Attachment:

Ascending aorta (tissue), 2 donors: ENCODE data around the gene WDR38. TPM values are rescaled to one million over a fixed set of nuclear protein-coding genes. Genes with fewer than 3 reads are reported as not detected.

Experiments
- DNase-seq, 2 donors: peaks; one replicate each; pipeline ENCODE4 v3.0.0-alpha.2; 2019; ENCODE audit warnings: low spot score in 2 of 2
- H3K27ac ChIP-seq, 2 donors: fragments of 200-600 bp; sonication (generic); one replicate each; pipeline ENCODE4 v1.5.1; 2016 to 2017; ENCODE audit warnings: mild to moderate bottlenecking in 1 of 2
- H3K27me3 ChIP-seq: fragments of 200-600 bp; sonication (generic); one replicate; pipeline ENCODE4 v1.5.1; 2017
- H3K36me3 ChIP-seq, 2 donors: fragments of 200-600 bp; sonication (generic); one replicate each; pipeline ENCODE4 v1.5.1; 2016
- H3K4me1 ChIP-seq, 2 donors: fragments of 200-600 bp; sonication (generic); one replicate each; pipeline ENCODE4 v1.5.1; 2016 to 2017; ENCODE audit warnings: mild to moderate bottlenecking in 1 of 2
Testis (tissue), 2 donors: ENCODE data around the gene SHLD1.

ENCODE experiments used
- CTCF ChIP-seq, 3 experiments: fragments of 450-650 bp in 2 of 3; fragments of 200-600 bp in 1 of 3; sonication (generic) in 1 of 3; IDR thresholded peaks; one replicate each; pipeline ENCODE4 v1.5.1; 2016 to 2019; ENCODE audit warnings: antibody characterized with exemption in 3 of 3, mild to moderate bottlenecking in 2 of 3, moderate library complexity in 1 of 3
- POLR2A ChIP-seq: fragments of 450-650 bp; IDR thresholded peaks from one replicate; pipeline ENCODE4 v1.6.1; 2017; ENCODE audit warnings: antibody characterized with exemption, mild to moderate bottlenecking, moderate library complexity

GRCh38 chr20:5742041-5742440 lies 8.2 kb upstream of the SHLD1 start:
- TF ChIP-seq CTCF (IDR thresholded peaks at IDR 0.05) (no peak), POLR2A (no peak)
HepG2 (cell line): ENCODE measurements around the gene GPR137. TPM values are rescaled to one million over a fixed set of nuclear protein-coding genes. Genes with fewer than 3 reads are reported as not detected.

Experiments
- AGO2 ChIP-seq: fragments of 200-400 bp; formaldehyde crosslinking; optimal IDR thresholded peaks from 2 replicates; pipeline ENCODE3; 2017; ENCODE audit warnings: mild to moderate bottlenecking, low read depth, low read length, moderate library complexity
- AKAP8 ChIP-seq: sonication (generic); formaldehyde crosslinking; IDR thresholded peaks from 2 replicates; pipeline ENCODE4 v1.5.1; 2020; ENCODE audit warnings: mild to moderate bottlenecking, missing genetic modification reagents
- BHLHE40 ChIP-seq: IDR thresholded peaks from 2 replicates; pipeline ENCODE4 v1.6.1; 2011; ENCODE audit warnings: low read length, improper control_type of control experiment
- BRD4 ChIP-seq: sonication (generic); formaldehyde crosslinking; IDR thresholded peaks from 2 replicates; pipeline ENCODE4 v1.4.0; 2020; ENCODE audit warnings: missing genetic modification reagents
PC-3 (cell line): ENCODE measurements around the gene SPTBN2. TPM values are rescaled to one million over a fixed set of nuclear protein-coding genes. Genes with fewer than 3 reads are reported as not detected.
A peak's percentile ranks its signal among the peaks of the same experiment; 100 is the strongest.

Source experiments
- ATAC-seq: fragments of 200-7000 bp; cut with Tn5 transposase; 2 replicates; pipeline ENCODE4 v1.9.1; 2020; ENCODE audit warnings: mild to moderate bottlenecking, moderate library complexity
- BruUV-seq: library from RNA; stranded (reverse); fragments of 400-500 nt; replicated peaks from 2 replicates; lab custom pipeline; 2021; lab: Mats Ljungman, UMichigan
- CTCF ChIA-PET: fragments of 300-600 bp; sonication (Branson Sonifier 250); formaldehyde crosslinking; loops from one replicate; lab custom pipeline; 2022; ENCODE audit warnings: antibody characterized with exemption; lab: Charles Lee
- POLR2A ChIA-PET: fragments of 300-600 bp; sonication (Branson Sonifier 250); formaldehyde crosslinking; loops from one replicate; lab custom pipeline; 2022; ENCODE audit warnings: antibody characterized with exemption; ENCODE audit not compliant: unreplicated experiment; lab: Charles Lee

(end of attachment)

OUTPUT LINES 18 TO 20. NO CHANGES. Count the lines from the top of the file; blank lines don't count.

- BHLHE40 ChIP-seq: IDR thresholded peaks from 2 replicates; pipeline ENCODE4 v1.6.1; 2011; ENCODE audit warnings: low read length, improper control_type of control experiment
- BRD4 ChIP-seq: sonication (generic); formaldehyde crosslinking; IDR thresholded peaks from 2 replicates; pipeline ENCODE4 v1.4.0; 2020; ENCODE audit warnings: missing genetic modification reagents
PC-3 (cell line): ENCODE measurements around the gene SPTBN2. TPM values are rescaled to one million over a fixed set of nuclear protein-coding genes. Genes with fewer than 3 reads are reported as not detected.